100,000-Qubit Quantum Computer Within 10 Years

Late last year, IBM took the record for the largest quantum computing system with a processor that contained 433 quantum bits, or qubits, the fundamental building blocks of quantum information processing. Now, the company has set its sights on a much bigger target: a 100,000-qubit machine that it aims to build within 10 yearsIBM made the announcement on May 22 at the G7 summit in Hiroshima, Japan. The company will partner with the University of Tokyo and the University of Chicago in a $100 million dollar initiative to push quantum computing into the realm of full-scale operation, where the technology could potentially tackle pressing problems that no standard supercomputer can solve.

Or at least it can’t solve them alone. The idea is that the 100,000 qubits will work alongside the bestclassicalsupercomputers to achieve new breakthroughs in drug discovery, fertilizer production, battery performance, and a host of other applications. “I call this quantum-centric supercomputing,” IBM’s VP of quantum, Jay Gambetta, told MIT Technology Review in an in-person interview in London last week.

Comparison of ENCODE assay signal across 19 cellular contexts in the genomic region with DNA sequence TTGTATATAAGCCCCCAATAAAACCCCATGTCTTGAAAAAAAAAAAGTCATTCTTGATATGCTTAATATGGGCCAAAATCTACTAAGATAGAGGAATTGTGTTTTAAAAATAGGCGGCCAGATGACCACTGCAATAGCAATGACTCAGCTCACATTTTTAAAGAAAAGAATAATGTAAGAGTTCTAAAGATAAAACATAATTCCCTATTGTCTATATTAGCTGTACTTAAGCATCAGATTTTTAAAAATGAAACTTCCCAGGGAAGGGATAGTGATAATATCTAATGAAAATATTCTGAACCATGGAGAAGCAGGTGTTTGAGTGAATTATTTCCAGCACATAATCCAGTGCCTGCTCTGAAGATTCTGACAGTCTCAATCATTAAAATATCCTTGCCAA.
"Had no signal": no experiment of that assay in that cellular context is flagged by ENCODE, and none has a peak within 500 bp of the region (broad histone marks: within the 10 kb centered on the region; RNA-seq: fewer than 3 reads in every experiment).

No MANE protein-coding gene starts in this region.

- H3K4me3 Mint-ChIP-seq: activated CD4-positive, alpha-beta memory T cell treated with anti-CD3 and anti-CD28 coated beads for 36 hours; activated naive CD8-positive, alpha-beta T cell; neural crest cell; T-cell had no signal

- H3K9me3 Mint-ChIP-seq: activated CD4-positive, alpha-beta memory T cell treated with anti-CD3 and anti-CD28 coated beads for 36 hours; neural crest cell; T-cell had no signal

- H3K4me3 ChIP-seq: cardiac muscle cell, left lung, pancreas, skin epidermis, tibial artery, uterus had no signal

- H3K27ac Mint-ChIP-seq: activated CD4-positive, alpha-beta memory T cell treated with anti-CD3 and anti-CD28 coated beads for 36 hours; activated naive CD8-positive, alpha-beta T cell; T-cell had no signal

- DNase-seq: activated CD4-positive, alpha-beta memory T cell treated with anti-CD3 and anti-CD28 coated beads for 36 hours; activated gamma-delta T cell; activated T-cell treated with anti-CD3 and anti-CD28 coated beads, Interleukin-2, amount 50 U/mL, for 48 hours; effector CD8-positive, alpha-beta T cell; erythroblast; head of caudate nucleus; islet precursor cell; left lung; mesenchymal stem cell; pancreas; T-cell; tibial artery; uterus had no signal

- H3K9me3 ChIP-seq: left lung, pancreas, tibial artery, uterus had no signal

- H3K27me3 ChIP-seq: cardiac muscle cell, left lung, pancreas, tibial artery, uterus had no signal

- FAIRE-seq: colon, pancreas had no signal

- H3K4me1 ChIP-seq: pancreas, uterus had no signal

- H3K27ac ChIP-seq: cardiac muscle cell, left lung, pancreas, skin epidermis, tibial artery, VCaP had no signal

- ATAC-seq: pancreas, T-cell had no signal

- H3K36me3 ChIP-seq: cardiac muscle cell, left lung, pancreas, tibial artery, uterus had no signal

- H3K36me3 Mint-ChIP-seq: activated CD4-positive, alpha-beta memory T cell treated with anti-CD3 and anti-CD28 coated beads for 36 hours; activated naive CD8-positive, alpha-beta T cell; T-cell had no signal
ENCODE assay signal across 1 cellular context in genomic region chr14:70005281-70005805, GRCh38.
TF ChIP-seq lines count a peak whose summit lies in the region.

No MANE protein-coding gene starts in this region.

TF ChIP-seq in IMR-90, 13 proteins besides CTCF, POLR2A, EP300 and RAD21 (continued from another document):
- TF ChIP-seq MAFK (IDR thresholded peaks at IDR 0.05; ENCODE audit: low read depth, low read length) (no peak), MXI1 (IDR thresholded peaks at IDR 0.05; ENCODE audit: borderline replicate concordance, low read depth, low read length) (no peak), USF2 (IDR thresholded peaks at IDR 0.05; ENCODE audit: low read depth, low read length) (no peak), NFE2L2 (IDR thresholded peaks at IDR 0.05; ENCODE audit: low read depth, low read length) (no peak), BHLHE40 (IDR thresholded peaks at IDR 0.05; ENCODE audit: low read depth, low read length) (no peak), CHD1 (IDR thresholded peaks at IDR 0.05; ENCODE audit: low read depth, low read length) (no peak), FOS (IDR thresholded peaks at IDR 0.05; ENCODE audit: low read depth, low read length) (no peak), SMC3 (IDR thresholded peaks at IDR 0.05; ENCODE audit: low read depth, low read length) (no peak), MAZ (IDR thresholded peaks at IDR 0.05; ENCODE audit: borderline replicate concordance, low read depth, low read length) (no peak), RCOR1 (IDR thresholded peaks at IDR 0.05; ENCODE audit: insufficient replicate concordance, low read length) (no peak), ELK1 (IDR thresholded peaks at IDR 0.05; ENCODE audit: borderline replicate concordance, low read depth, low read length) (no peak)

Quantum computing holds and processes information in a way that exploits the unique properties of fundamental particles: electrons, atoms, and small molecules can exist in multiple energy states at once, a phenomenon known as superposition, and the states of particles can become linked, or entangled, with one another. This means that information can be encoded and manipulated in novel ways, opening the door to a swath of classically impossible computing tasks.
As yet, quantum computers have not achieved anything useful that standard supercomputers cannot do. That is largely because they haven’t had enough qubits and because the systems are easily disrupted by tiny perturbations in their environment that physicists call noiseResearchers have been exploring ways to make do with noisy systems, but many expect that quantum systems will have to scale up significantly to be truly useful, so that they can devote a large fraction of their qubits to correcting the errors induced by noise.